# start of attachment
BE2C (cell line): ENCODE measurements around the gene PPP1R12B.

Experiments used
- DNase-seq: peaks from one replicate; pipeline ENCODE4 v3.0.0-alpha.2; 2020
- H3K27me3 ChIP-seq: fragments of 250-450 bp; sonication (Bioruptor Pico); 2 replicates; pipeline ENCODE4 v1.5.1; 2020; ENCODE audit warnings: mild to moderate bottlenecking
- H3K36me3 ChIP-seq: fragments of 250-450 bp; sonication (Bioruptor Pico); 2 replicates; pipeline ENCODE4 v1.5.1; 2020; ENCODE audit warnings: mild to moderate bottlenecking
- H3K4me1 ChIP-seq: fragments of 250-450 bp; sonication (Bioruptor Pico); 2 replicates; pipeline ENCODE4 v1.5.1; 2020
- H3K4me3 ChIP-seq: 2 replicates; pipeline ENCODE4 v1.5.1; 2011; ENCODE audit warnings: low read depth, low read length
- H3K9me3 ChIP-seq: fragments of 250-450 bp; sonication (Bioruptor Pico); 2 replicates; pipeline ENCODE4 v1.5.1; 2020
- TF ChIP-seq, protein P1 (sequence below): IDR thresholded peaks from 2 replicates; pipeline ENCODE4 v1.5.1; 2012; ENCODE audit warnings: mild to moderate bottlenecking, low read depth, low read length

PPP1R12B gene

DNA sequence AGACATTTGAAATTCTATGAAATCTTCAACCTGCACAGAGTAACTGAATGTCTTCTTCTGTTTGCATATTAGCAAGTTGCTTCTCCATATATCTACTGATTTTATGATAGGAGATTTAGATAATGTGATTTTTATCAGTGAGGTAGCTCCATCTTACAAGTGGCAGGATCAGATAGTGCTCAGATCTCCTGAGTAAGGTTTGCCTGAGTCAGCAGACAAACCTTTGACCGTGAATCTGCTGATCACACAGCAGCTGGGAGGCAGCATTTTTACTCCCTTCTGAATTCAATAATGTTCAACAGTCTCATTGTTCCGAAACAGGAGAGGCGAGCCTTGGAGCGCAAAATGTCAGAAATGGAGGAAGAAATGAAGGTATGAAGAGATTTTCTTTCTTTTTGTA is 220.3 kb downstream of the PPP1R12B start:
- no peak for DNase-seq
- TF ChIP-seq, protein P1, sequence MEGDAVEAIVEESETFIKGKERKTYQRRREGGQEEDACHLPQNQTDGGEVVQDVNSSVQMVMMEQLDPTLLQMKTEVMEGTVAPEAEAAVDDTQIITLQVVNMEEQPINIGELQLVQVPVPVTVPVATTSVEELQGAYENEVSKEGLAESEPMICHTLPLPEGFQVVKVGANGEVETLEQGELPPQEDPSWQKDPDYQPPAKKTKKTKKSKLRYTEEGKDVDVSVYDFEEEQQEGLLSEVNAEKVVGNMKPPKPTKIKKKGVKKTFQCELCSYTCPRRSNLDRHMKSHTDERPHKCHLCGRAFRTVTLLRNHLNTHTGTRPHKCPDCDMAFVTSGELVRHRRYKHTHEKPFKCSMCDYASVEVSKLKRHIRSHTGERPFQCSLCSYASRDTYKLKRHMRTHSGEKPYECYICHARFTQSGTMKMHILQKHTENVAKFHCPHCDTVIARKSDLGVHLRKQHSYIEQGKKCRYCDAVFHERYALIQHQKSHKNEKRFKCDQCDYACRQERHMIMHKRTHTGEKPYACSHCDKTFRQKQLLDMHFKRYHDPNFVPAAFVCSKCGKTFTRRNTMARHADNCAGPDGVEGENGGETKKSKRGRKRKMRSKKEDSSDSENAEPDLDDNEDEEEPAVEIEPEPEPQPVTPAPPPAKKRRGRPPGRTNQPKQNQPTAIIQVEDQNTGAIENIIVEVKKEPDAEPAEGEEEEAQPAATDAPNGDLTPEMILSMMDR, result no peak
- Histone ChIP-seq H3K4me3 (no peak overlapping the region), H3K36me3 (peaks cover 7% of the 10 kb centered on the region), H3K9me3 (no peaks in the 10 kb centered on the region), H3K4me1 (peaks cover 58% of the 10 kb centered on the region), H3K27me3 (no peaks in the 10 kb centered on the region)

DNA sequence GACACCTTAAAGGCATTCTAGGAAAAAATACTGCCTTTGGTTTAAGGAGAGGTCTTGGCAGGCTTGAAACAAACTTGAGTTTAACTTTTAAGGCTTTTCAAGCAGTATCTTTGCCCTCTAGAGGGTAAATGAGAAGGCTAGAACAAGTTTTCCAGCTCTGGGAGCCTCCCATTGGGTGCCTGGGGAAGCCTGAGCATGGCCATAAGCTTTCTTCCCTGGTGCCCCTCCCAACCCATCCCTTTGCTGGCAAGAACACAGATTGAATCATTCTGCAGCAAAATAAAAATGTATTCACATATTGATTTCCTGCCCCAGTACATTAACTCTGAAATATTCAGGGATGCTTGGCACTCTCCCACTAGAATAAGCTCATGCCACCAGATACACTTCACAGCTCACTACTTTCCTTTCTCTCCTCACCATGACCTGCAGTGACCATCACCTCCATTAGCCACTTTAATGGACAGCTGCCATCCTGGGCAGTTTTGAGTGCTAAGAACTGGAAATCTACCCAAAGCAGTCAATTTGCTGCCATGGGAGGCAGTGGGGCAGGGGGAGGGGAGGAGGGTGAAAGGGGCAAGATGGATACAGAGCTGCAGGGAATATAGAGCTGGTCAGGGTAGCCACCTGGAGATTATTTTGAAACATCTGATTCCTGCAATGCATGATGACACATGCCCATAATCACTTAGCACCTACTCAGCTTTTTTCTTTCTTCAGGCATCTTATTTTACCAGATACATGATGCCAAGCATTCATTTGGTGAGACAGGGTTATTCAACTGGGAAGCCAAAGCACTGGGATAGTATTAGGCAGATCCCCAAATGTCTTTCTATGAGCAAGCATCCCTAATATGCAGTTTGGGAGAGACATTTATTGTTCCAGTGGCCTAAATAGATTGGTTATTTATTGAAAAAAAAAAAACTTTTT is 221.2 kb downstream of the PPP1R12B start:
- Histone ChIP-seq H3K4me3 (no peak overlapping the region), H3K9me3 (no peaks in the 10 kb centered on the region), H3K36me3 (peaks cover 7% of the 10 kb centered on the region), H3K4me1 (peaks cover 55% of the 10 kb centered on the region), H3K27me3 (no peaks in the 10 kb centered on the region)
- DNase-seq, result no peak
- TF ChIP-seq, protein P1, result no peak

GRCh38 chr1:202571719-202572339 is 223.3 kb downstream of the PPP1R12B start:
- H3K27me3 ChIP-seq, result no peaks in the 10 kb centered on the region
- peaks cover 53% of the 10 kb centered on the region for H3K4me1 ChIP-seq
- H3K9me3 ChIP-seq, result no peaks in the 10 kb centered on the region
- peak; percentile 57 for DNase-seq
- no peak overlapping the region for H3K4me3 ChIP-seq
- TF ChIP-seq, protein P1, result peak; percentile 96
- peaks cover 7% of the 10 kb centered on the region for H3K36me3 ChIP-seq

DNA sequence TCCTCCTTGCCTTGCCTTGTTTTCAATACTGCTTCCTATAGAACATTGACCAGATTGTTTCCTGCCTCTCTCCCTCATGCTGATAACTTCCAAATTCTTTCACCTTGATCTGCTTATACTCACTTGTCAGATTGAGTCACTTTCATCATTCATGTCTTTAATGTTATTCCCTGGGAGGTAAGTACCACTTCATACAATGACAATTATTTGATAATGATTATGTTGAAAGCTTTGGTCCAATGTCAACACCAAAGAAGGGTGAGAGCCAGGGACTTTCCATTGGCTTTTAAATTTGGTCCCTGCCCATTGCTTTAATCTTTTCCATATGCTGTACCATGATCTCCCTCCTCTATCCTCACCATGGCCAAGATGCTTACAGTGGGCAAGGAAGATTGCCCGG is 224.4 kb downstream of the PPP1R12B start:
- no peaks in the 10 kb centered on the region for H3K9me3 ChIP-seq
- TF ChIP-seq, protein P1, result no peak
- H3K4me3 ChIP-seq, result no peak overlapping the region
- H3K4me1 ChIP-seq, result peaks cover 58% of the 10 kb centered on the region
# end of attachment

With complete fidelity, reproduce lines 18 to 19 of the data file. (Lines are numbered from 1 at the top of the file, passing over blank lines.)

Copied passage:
- TF ChIP-seq, protein P1, result no peak

GRCh38 chr1:202571719-202572339 is 223.3 kb downstream of the PPP1R12B start: